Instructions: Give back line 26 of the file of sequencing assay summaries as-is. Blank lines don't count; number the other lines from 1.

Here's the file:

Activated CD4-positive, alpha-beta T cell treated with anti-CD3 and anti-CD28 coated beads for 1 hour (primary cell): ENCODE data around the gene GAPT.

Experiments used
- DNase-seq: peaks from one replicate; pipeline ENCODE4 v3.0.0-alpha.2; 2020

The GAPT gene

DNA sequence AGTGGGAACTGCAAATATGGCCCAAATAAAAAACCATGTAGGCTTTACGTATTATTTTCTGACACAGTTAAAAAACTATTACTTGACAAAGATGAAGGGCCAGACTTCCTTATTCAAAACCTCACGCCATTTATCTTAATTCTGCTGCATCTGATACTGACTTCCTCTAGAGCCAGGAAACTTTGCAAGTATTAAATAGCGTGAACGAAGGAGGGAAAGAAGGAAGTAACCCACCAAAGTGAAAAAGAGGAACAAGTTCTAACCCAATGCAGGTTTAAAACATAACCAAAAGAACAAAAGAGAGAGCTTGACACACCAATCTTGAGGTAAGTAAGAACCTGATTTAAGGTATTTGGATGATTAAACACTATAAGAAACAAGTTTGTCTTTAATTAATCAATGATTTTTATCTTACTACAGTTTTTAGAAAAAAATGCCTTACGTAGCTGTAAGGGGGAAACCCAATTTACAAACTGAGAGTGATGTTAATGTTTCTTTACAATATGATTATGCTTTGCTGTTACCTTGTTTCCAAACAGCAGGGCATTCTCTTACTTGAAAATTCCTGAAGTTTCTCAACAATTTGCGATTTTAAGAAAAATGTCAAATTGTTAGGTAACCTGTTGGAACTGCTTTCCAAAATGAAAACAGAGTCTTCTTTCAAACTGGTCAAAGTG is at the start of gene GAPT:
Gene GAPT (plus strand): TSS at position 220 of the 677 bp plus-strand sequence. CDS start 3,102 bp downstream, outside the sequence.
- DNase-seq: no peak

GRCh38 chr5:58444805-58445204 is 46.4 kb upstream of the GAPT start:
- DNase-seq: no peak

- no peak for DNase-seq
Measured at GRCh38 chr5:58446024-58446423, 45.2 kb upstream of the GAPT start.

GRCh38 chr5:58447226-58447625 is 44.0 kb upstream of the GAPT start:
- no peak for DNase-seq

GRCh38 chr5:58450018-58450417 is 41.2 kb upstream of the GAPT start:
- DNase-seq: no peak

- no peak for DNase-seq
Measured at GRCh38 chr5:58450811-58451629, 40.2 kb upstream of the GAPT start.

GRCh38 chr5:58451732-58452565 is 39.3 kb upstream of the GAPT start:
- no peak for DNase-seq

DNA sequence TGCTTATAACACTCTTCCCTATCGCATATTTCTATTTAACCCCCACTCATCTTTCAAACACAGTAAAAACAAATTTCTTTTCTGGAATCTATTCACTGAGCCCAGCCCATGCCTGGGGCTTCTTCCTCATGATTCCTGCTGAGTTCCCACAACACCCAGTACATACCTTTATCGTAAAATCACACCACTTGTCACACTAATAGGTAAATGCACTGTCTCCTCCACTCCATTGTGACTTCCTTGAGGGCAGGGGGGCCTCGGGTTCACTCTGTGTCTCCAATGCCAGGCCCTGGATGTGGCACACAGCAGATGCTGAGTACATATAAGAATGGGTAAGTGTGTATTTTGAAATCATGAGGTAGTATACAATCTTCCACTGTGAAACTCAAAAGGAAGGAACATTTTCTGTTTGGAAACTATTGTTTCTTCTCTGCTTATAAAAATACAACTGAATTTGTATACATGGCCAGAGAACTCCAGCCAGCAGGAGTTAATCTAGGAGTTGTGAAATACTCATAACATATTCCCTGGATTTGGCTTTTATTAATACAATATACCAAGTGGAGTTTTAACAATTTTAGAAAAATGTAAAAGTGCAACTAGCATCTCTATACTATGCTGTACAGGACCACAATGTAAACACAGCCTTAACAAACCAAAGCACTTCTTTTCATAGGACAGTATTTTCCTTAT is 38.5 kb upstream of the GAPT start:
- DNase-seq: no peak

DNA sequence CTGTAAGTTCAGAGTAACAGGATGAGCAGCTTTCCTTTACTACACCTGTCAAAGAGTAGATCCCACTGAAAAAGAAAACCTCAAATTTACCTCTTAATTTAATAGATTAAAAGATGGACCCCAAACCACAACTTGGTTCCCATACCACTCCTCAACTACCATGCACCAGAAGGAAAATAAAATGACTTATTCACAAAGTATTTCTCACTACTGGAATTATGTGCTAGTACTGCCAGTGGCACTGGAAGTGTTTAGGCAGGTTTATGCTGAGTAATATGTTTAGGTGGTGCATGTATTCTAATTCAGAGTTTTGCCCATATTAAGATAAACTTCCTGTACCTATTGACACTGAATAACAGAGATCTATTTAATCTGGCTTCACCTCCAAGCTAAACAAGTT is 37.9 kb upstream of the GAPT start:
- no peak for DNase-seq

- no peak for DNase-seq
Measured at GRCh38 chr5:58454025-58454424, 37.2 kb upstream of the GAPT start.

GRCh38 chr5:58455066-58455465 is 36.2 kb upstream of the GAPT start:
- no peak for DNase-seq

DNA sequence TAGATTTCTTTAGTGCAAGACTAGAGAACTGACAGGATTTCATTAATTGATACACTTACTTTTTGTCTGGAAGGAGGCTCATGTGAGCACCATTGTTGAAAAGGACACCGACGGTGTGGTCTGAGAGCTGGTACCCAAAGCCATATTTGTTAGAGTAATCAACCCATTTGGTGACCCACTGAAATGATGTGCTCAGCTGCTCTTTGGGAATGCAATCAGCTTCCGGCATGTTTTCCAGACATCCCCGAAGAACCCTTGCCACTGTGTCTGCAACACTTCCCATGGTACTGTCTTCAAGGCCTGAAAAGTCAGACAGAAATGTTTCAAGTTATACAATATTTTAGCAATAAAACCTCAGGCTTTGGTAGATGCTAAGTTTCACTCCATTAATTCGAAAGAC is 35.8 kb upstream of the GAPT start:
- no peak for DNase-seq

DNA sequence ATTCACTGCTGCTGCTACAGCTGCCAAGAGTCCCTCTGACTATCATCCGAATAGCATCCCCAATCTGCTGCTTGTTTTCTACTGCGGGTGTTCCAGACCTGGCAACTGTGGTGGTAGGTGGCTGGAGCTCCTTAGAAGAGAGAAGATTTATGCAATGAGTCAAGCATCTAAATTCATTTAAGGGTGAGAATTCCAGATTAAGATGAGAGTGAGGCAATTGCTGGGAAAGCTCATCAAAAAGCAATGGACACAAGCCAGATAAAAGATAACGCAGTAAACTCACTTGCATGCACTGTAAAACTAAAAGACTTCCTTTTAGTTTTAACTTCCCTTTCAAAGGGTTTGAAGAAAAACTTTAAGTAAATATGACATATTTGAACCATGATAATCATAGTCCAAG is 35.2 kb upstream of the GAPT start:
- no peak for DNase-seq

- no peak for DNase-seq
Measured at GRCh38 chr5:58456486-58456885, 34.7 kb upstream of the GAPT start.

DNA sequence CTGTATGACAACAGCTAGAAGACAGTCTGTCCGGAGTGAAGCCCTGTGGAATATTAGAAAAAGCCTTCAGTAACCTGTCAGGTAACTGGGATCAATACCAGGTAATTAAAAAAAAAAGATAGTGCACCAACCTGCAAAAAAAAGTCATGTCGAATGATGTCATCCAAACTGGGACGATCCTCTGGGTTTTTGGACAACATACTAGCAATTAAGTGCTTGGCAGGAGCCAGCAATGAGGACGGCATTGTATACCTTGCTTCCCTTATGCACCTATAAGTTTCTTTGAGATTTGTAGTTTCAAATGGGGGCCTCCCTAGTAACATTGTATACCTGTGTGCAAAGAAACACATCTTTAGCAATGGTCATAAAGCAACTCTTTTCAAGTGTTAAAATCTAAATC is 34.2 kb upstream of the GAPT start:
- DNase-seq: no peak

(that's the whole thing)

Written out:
GRCh38 chr5:58455066-58455465 is 36.2 kb upstream of the GAPT start: